Martian micro-organisms would be of extraordinary interest for the life sciences, especially if interestingly different from Earth life. In the past Mars was much more habitable than it is now, so most of the focus was on past life, and deep habitats beyond the reach of our rovers. Recent research suggests the intriguing possibility of life in tiny micro-habitats within the top few cms of soil and in some cases, right on the surface.

Mars sky at noon, imaged by pathfinder
Mars Sky at Noon - Pathfinder image, NASA / JPL
Might this apparently barren landscape harbour life?

Scientific opinion waxed and waned over the years. It was at its lowest point in the 1970s, when I was young. Most scientists in those days thought that Mars doesn't have life, and never had life.

I've seen a renewal of interest life on Mars since then. It started with the discovery of features that look like river channels and evidence for ancient seas on Mars. Scientists began to think that perhaps Mars was habitable in the past. Then came the idea of life deep below the surface, sustained by geothermal processes.

Recently, researchers are enthusiastic about the new idea of surface microhabitats on Mars. These might be no more than a droplet of water melting around a grain of sand in snow or a millimeters thick patch of cold salty brine just below the surface. It's not much to live on, for sure.

Let's see how the mainstream scientific opinion changed over the last century or so :

  • Before 1909 (ended by large telescope observations and photos of Mars during opposition):
    Possibly intelligent life, on an arid planet, with Martians building canals for irrigation to bring water from the poles of the planet to the dry equator.
  • Before 1964 (ended by Mariner 4 flyby of Mars):
    Dry planet with suggestive hints of possible seasonal vegetation changes but no oxygen and no surface water
  • 1964 to 1980s (up to Viking lander, and for a while after):
    No life on Mars ever (majority view)
  • Late twentieth century:
    Life could have evolved there in the distant past, billions of years ago but is no longer present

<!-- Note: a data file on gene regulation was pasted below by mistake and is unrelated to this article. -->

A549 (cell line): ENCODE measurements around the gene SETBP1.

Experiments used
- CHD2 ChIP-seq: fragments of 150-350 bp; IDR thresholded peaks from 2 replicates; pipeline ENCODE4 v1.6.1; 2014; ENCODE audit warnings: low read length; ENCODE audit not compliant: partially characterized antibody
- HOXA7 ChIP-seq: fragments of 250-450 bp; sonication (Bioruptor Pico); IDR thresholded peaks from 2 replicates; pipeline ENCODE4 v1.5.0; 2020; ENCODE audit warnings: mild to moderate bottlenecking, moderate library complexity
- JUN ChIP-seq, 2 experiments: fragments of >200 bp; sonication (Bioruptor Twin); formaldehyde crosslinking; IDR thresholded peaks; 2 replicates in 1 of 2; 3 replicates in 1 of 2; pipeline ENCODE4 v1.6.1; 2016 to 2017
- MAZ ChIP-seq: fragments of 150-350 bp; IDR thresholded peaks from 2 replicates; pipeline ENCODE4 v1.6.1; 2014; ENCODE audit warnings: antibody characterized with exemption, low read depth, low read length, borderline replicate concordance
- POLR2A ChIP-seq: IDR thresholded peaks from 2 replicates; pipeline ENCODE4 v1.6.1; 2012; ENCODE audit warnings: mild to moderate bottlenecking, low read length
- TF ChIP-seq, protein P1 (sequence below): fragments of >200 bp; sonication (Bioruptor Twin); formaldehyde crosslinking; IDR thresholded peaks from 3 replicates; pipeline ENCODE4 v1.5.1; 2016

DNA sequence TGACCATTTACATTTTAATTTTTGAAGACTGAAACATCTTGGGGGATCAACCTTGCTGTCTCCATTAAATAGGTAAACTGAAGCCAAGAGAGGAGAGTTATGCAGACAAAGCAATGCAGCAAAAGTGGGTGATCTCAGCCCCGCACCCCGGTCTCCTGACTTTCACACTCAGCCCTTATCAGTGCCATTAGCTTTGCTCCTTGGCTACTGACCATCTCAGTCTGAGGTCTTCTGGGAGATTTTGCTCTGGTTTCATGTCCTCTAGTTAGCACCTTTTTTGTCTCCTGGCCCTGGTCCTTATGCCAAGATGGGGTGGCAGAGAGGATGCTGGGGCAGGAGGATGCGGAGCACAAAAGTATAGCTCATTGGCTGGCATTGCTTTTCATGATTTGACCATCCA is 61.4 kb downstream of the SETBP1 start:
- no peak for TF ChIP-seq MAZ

• Another view in late twentieth century:
    Living micro-organisms might still be there deep below the surface. Surface life may be possible when the axial tilt is large
  • 2008 onwards:
    Living micro-organisms may be there on the surface right now, in microhabitats.

A recent conference on the "Present day habitability of Mars" focused almost entirely on the surface habitats

One of the researchers in her presentation about the Phoenix lander's site goes so far as to say
"Furthermore the site appears to be habitable in modern times. I assert that signatures of modern life are more likely to be found than signatures of life deposited millions of years ago" - see 12.07 minutes into this video

She, like most of the other researchers, focused her talk on microbial life. Some lichens also could perhaps survive on Mars.
Intelligent life however, now or in the past seems extremely unlikely to most. Sadly, we will probably never return to the canal building Martians idea (as attractive as it is).

What lead to the changes in scientific opinion?

So, why have opinions of life on Mars changed so much? Why was there so much skepticism in the 1970s? What has changed in the last few years to lead to an increase in optimism for microbial life on Mars nowadays?

I'll start from the beginning as I think it helps to get a clearer picture of modern ideas about Mars to understand where they fit in the historical picture.

Early ideas about life on Mars and the canals

In the late 19th and early 20th century, astronomers thought that there probably is life on Mars. They engaged in a lively discussion of methods to communicate with intelligent beings on Mars, including:

  • use mirrors to reflect the sun's light as a glint on the surface
  • dim the lights of London to send signals
  • draw gigantic geometrical diagrams in the deserts.
    (see Michael Crowe's The Extraterrestrial Life Debate, 1750-1900)

They thought that Martians might observe Earth through their telescopes, just as we observe them with ours. By making changes in our planet visible to astronomers on the other planet, we could communicate messages to them, and they to us. This of course was before modern radio, and the discovery that you can use it to communicate through interplanetary space. Similar ideas were suggested for communicating with astronomers on the Moon, if they existed.

Percival Lowell famously drew his pictures of canals on Mars, which he thought he saw through the telescope


He thought that Mars was a desert planet with the canals built by intelligent Martians to irrigate their dry world.

This idea actually originated in a mistranslation. The astronomer Giovanni Schiaparelli was first to draw extensive networks of the markings. He called them "Canali", which in Italian means "channels" but was mistranslated to "canals" in English, so giving rise to the idea of intelligently built canals. Percival Lowell was the astronomer who took the idea of Martian canals seriously. See the NASA page: The 'Canali' and the First Martians

Gradual accumulation of evidence against higher life